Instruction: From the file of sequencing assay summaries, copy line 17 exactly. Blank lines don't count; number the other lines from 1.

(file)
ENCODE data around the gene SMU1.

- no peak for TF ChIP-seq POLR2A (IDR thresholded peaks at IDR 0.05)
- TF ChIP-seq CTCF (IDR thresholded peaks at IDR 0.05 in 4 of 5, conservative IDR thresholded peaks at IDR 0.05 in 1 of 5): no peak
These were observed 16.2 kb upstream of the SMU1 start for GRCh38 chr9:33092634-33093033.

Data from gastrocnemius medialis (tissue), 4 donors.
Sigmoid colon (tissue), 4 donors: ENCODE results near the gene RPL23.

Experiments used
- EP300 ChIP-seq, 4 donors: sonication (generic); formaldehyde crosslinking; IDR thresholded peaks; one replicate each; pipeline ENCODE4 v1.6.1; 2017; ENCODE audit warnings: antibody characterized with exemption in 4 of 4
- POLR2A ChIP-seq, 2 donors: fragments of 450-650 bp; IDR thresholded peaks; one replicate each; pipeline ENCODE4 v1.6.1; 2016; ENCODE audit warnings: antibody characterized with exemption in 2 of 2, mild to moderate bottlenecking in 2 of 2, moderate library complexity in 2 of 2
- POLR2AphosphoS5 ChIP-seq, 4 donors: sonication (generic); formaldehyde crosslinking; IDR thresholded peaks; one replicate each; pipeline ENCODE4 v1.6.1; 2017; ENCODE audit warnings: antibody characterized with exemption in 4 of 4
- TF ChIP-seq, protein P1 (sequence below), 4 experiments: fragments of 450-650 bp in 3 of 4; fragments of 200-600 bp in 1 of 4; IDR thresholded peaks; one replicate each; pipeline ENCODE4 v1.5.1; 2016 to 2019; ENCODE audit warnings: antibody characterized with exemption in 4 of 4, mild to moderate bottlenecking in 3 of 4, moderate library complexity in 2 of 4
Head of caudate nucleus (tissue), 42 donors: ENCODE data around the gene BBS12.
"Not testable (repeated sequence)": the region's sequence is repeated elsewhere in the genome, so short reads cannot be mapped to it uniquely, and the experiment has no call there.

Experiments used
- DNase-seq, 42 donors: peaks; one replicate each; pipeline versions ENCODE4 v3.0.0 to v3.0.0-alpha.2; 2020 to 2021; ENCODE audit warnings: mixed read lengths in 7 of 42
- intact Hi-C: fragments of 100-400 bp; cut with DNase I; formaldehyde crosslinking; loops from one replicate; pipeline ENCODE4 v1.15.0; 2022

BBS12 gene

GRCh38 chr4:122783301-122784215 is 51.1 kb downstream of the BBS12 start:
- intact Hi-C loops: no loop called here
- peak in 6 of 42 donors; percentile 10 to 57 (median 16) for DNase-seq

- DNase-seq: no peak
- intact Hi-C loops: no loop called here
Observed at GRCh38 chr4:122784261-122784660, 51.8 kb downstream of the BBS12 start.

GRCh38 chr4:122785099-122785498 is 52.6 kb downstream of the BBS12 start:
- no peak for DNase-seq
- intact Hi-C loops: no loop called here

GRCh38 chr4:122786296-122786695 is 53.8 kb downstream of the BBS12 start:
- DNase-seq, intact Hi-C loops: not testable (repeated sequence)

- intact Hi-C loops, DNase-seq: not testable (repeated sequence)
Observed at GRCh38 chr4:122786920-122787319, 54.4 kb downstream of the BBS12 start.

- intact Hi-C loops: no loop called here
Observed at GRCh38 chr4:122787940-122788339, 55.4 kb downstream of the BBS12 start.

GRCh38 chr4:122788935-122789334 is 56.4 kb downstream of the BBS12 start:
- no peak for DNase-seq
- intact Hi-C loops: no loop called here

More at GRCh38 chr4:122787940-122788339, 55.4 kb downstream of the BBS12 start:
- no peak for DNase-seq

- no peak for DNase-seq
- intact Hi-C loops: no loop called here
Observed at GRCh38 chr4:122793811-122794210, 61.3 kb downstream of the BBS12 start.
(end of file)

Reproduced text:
BBS12 gene